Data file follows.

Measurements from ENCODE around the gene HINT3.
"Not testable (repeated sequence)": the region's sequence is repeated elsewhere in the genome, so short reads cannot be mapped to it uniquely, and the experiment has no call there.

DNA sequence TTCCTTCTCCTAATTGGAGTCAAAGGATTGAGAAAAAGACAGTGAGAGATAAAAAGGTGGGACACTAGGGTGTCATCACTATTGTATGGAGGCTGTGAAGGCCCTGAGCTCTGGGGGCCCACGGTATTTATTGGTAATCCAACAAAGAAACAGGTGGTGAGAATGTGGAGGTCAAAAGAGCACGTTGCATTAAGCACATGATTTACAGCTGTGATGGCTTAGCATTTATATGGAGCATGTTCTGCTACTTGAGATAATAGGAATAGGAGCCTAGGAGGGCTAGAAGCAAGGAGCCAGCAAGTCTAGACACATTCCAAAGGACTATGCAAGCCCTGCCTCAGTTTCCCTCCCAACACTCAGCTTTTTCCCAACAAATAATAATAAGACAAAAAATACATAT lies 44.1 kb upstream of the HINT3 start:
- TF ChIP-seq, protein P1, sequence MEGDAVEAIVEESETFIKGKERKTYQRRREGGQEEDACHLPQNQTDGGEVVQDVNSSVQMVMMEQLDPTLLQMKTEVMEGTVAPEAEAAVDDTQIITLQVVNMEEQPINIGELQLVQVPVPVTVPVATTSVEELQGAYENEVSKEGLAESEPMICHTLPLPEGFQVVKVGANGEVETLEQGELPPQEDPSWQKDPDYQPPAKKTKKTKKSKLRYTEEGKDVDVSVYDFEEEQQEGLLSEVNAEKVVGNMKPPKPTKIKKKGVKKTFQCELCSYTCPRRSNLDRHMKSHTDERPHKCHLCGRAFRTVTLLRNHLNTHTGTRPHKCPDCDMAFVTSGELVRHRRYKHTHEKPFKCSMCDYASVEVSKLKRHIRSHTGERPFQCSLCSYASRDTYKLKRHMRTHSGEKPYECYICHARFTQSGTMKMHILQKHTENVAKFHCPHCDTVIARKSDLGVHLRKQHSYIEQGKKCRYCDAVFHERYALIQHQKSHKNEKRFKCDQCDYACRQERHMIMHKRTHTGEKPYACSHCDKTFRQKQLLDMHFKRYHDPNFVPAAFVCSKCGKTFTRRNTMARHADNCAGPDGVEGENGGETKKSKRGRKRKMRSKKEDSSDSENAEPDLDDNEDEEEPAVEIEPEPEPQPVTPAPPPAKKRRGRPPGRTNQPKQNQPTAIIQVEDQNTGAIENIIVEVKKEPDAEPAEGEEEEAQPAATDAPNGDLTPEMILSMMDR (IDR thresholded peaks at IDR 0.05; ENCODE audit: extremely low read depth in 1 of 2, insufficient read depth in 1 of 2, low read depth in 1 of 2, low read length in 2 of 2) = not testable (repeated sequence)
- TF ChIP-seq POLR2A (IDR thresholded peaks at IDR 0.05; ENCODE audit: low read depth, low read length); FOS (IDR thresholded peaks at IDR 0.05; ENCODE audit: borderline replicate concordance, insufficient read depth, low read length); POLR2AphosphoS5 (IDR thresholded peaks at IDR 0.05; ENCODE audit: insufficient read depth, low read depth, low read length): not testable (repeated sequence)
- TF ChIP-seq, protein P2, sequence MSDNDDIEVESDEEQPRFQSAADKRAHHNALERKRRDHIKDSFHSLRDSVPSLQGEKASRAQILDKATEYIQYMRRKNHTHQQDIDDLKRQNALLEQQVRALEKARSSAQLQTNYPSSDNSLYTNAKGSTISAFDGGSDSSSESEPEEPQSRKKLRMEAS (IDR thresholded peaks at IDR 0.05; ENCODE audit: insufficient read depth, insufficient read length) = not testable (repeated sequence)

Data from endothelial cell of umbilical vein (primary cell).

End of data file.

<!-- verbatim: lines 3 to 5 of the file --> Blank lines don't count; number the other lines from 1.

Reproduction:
DNA sequence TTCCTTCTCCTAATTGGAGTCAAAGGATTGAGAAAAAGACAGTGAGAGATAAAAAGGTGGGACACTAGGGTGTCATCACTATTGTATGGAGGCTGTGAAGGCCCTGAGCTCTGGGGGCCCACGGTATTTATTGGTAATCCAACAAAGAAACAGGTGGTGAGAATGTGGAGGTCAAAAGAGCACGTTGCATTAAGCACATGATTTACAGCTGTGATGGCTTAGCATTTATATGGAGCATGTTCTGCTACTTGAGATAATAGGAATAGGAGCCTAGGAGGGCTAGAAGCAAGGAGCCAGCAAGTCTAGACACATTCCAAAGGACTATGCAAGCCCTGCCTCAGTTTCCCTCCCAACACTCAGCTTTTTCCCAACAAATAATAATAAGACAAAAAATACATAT lies 44.1 kb upstream of the HINT3 start:
- TF ChIP-seq, protein P1, sequence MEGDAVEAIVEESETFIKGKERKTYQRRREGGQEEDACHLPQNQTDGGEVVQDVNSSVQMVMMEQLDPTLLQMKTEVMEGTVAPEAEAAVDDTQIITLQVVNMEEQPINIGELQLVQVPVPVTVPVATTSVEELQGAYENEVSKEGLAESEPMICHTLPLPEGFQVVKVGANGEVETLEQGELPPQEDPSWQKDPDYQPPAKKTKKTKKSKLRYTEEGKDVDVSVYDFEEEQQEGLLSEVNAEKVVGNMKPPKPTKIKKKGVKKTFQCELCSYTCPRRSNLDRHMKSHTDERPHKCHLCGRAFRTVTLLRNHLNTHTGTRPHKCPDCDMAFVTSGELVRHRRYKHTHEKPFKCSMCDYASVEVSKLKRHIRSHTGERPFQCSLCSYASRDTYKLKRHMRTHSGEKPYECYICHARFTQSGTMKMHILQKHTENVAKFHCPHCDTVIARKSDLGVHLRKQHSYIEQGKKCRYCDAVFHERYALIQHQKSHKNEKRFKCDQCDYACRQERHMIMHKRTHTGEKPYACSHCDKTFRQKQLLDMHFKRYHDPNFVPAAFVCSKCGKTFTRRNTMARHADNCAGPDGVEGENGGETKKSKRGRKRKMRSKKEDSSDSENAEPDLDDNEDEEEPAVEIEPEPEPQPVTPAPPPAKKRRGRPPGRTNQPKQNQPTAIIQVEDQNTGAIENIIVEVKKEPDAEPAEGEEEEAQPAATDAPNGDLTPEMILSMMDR (IDR thresholded peaks at IDR 0.05; ENCODE audit: extremely low read depth in 1 of 2, insufficient read depth in 1 of 2, low read depth in 1 of 2, low read length in 2 of 2) = not testable (repeated sequence)
- TF ChIP-seq POLR2A (IDR thresholded peaks at IDR 0.05; ENCODE audit: low read depth, low read length); FOS (IDR thresholded peaks at IDR 0.05; ENCODE audit: borderline replicate concordance, insufficient read depth, low read length); POLR2AphosphoS5 (IDR thresholded peaks at IDR 0.05; ENCODE audit: insufficient read depth, low read depth, low read length): not testable (repeated sequence)